Experience with regional targets indicates that they can play an important road safety role and provide a focus for regional and national intervention (ETSC, 2011). Encouraged by the UN Regional Commissions, the European Union and other road safety organisations, ambitious targets are being increasingly set at regional as well as national levels (see Box 2.3 and Box 2.4; UN, 2010b, UNRSC 2011b).

Box 2.3: Examples of current regional road safety targets

Asia and Pacific Region:

Ministers of Transport from the region adopted a numerical target in 2006 to reduce deaths by 600,000 by 2015.

European Union:

Regional goals and targets have been set by the European Commission. These are that by 2050, the EU should move ‘close to zero fatalities’ in road transport and target halving road deaths for the interim by 2020. While highly ambitious aspirations, these are very important statements of the priority that road safety must have if EU countries are to continue to lead in global road safety, as desired by all the EU institutions.

Sources: ESCAP, (2007); EC, (2011a, 2011b).


Box 2.4: Regional support: African Road Safety Action Plan 2011–2020

The Second African Road Safety Conference held in 2011 was organized by the UN Economic Commission for Africa, the Sub-Sahara Africa Transport Policy Program (SSATP) and the Government of Ethiopia, in collaboration with the International Road Federation (IRF), the African Union Commission (AUC), the African Development Bank (AfDB), and the World Bank. The objectives of the conference were to: (i) examine and validate the African Road Safety Action Plan that would serve as a guiding document for the implementation of the Decade of Action; (ii) propose and validate a resource-mobilisation strategy and a follow-up mechanism; and (iii) learn from good practice and share experiences. The United Nations Economic Commission for Africa (UNECA) requested that SSATP write the Road Safety Policy Framework to underpin an African Road Safety Action Plan, which was approved by the Ministers of Transport and vetted by the Heads of State in January 2012. The plan is organized around the five pillars of the Global Plan and aims to reduce forecasted fatalities for 2020 by 50%. This involves stabilising the number of deaths at 320,000, then gradually reducing them to 270,000. If the target is met, more than 1 million forecasted deaths and 10 million serious injuries will be prevented, with a social benefit of around US$340 billion.Source: African Union, (2011).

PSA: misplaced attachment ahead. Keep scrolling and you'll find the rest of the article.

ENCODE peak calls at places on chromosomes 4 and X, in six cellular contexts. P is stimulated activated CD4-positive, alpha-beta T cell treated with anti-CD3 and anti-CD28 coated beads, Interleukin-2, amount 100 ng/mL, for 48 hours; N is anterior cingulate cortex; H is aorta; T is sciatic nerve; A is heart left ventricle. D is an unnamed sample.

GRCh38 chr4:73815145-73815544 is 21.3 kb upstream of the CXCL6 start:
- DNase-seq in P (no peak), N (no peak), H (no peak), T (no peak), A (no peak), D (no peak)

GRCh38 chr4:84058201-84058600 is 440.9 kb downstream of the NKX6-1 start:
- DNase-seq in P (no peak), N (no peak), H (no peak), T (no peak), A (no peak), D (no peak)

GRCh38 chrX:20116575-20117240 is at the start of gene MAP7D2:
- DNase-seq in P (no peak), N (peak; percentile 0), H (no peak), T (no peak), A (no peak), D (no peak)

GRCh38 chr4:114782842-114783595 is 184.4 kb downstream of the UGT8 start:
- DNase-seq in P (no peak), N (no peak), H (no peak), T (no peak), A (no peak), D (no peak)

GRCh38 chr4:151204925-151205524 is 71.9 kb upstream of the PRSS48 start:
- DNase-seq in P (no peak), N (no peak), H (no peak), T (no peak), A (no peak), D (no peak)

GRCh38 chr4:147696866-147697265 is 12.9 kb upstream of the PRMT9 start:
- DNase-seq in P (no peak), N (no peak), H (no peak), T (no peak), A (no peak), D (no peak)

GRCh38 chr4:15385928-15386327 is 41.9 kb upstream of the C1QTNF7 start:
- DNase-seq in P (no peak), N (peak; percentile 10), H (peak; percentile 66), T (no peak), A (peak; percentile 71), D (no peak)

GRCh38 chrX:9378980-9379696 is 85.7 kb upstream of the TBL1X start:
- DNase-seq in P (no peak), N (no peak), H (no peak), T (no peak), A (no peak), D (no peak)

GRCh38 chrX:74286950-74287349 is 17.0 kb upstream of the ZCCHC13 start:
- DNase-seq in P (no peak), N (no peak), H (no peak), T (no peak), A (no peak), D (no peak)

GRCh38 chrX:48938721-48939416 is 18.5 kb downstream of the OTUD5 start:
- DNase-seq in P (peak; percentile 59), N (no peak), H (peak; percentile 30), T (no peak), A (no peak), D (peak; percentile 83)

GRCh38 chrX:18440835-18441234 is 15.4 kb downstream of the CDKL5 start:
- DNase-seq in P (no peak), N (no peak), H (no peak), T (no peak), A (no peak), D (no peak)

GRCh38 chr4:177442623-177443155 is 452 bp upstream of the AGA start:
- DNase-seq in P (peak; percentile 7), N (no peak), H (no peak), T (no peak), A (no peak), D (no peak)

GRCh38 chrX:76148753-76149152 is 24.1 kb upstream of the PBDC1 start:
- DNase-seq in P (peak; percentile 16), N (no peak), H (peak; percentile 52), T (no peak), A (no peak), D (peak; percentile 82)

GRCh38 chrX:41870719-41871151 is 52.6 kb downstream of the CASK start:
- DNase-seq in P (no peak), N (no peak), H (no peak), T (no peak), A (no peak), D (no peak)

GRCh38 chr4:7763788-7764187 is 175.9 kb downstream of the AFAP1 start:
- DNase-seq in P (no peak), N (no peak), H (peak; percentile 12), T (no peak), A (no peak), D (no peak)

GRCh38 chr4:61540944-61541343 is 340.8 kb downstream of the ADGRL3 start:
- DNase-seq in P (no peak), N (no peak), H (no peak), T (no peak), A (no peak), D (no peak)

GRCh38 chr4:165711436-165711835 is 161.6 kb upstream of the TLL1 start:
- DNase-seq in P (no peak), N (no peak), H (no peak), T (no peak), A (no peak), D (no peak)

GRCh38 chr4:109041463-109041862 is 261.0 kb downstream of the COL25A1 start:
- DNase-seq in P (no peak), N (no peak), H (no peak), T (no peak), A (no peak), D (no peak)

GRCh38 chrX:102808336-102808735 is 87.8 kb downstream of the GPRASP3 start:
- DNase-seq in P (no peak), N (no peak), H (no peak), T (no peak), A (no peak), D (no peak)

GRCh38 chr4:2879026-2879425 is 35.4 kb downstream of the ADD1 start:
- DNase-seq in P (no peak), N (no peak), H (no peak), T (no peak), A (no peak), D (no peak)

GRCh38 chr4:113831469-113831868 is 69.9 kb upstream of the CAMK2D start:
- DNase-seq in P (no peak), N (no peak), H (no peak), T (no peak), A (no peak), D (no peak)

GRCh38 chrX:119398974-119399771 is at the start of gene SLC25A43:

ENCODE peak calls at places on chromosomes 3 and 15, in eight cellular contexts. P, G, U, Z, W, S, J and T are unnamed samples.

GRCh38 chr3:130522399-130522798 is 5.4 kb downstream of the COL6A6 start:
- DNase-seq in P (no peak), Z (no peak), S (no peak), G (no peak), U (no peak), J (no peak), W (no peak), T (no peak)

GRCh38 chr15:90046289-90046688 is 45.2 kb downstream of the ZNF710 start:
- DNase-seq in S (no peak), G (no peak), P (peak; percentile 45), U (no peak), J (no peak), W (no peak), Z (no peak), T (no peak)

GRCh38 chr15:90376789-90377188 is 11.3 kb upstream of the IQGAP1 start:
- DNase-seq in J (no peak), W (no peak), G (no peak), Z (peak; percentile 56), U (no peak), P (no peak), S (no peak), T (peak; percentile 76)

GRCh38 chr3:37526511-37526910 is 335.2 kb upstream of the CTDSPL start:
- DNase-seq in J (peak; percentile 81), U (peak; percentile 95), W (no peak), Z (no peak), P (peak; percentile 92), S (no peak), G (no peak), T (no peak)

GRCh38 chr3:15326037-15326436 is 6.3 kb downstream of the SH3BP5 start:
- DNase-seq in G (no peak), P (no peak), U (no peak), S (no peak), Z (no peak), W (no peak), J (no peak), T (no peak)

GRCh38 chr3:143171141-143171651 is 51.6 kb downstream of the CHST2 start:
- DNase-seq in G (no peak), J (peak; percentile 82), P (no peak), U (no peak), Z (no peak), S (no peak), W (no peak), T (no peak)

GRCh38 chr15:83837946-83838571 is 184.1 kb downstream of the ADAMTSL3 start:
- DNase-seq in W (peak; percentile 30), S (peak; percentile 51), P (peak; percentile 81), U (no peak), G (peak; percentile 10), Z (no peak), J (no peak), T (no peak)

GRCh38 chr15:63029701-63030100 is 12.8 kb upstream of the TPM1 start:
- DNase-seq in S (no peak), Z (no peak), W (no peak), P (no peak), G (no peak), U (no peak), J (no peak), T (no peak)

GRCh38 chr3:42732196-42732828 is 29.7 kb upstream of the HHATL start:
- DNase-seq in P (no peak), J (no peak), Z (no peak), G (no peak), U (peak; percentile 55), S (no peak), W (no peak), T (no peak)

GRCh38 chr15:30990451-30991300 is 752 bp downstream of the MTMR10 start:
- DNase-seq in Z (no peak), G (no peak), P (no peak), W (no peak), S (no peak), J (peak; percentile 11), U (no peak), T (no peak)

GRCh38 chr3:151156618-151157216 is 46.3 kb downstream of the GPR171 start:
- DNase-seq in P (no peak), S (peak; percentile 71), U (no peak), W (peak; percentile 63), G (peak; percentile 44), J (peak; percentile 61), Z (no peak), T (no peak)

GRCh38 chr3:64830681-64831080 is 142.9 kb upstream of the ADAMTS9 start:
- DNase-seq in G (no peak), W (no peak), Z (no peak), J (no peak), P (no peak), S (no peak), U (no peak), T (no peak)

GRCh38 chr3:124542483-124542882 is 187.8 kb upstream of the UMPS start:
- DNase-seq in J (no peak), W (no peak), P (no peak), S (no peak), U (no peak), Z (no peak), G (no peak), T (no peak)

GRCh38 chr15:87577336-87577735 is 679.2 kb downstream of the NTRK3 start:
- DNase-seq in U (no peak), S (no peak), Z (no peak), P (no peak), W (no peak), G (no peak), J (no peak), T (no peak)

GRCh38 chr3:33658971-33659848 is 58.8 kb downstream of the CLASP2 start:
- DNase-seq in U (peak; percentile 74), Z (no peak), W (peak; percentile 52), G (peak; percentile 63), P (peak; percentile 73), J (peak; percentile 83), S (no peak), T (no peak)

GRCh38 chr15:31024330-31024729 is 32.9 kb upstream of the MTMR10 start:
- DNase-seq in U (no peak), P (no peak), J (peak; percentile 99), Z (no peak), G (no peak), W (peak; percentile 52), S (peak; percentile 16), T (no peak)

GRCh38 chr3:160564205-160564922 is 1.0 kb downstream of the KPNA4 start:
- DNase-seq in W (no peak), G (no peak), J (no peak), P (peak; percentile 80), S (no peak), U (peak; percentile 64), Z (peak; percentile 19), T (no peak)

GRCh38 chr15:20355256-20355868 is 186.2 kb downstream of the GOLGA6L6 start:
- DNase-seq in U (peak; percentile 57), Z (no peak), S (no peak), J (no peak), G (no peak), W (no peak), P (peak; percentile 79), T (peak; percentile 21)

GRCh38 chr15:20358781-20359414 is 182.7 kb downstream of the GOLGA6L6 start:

National targets and plans

A key element of the Global Plan is to encourage the development of national goals, targets and plans. National target-setting in road safety is an international success story. Setting challenging but achievable quantitative targets towards the Safe System goal in order to eliminate death and long-term injury has been identified as international best practice (OECD, 2008). Quantitative targets, when supported by appropriate institutional delivery can lead to better programmes, a more effective use of public resources, and an improvement in road safety performance (Allsop et al., 2011). Until sufficient management capacity and performance data are available in LMICs to set meaningful national targets, countries are advised to adopt the long-term Safe System goal and target reductions in specific corridors and areas using survey data of infrastructure safety quality (e.g. Road Assessment Programmes) and safety behaviours (e.g. speed, crash helmet and seatbelt use, drinking and driving). Full discussion and detailed guidance on national target-setting and the development of targeted strategies, plans and projects is provided in Targets and Strategic Plans.